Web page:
Move to Amend backers discuss campaign financing measure at City Club

October 9, 2012
James Day

Group addressed City Club on Measure 02-81

Proponents of Measure 02-81 took their message to the City Club on Monday, saying that corporations are not entitled to the same free speech as individual citizens.

Members of the local Move to Amend group are in sympathy with a national effort by the same name that supports amending the Constitution to overturn the Supreme Court decision in the 2010 Citizens United case.

But this local measure is advisory only and does not require any action if it passes.

In the controversial Citizens United vs. the Federal Election Commission decision, the Supreme Court held that the First Amendment prohibits the government from restricting independent political expenditures by corporations and unions.

The decision has led to the creation of “super PACs,” groups which may not make contributions to candidate campaigns or parties, but may engage in unlimited political spending independently of the campaigns.

Super PACs spent more during this year’s Republican primaries than the candidates themselves, adding millions of dollars in election spending.

“Considering all of the money flooding into politics at this time it’s a good time to be putting on a campaign like this,” said local organizer Rachel Ozretich.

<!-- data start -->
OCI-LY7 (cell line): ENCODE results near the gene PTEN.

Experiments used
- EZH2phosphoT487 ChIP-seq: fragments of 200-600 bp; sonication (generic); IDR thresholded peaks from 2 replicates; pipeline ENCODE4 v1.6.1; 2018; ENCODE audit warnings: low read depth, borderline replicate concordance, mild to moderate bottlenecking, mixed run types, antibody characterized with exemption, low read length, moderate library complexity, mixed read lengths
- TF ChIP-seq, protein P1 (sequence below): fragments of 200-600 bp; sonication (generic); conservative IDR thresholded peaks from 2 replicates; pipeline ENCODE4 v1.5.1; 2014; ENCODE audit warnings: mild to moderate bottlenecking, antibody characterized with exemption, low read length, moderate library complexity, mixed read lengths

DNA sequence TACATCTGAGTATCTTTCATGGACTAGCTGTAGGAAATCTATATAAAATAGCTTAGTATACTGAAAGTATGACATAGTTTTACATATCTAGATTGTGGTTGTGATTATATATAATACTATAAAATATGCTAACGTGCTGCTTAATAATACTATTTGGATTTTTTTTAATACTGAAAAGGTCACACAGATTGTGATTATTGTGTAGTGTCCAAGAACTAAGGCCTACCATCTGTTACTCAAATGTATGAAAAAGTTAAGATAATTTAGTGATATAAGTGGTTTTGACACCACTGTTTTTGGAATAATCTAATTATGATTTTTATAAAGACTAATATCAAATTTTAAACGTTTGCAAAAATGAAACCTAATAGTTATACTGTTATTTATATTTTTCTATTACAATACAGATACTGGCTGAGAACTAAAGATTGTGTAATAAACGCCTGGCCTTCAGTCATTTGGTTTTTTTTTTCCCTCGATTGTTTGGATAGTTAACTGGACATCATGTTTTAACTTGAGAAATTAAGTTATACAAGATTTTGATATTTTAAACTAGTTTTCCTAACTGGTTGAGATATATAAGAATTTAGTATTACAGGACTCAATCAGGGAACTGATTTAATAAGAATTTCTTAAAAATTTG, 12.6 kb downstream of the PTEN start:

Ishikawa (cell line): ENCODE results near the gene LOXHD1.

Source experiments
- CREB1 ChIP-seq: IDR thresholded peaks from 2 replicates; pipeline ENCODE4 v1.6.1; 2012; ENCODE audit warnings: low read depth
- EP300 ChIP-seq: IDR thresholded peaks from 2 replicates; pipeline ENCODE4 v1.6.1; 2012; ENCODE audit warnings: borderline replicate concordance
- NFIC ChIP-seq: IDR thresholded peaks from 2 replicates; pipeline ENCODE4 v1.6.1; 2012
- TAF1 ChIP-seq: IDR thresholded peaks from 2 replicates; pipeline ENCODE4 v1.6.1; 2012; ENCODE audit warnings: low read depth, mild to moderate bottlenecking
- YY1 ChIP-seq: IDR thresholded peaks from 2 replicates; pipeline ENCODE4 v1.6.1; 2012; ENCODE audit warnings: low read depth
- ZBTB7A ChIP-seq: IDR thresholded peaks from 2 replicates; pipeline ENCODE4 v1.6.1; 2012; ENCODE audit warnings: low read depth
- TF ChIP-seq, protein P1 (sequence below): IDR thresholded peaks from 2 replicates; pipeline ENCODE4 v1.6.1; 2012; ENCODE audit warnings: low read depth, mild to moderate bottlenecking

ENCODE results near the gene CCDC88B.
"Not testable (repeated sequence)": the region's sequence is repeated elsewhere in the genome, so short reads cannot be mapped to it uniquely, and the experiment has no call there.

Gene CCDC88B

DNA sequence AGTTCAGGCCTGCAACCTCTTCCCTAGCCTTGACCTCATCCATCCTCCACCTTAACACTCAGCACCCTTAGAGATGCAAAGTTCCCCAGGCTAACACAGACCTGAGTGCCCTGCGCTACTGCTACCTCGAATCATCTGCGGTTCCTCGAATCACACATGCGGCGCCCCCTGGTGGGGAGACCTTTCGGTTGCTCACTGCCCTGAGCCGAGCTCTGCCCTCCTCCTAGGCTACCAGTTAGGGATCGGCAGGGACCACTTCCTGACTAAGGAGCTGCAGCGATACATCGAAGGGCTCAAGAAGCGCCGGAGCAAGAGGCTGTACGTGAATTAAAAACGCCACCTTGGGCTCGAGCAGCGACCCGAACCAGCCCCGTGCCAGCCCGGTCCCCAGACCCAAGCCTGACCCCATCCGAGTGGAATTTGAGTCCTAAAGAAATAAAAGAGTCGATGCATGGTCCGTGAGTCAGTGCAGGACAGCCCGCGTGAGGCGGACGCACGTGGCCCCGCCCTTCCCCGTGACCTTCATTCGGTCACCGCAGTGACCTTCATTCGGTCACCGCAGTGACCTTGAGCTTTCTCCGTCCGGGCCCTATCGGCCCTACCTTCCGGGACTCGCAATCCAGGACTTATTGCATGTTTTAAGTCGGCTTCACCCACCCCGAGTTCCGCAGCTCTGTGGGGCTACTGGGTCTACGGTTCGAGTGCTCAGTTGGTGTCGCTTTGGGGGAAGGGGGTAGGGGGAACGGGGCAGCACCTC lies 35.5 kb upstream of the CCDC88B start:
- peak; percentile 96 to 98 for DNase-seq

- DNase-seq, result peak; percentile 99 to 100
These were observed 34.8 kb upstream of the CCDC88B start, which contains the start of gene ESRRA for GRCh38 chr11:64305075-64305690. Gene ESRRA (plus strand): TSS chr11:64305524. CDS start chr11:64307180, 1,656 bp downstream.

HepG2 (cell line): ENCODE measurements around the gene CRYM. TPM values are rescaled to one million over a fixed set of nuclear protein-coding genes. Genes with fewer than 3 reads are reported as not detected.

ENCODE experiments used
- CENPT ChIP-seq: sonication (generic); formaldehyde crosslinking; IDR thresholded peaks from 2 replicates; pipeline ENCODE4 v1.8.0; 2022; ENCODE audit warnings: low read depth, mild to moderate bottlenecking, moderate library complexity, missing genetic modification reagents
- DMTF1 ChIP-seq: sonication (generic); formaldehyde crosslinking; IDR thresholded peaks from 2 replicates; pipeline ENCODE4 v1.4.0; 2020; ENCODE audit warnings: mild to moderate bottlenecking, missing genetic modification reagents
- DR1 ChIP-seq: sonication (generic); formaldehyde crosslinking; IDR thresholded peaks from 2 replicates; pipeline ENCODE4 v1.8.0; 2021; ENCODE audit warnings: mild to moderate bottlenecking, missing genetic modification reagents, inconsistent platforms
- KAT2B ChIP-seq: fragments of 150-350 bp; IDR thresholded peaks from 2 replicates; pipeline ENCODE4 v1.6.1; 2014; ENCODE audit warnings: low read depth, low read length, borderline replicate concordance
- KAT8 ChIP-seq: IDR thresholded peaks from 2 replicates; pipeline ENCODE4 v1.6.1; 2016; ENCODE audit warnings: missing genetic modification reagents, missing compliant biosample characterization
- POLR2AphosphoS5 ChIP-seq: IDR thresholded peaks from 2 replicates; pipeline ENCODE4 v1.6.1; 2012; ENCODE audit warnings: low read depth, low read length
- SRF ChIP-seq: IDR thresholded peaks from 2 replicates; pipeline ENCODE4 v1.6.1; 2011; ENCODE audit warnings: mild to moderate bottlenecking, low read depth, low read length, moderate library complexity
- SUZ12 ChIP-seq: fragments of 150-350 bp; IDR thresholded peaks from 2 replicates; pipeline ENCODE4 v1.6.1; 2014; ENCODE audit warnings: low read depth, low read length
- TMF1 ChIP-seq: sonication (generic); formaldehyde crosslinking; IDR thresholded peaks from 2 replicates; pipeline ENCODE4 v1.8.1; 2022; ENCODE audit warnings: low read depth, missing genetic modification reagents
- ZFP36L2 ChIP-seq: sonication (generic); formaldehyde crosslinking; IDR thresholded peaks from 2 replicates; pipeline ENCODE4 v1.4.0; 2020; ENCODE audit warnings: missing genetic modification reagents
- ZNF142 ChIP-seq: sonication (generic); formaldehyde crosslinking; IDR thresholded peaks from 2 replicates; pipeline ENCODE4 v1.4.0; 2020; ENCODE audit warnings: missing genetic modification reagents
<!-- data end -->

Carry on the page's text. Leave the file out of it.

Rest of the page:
Ozretich and her backers have specifically targeted two pieces of the Citizens United case: that corporations have the same rights as people and that money is the equivalent of free speech.

“Corporations are not people and money is not speech,” said Ozretich. “These are two legal fictions. The only way to address this is to amend the Constitution.”

After presentations by Ozretich, her husband Bob and small-business organizer Lee Mercer, City Club members and visitors discussed the issue at their tables before directing questions of the panelists.

One came from Ward 3 councilor Richard Hervey, who asked why the group chose the route of a ballot measure rather than a City Council resolution.

“In order for this to have any chance at all it had to be from the grass roots up,” said Bob Ozretich. “The City Council is just nine individuals.”

Move to Amend resolutions have passed municipal legislatures in Portland, Eugene, Newport and Coos Bay, Mercer said. Ballot measures also will be decided Nov. 6 in Lincoln County, Ashland, Silverton Baker City and Yachats.

The Oregon Legislature is scheduled to take up the matter next year.

Move to Amend

WHAT: An advisory measure on the Corvallis ballot in November that calls for a constitutional amendment to overturn a Supreme Court decision on campaign.financing.

ABOUT THE PROCESS: The main mechanism for amending the Constitution is for a bill to pass both houses of Congress on a two-thirds vote and be ratified by three-quarters of the states


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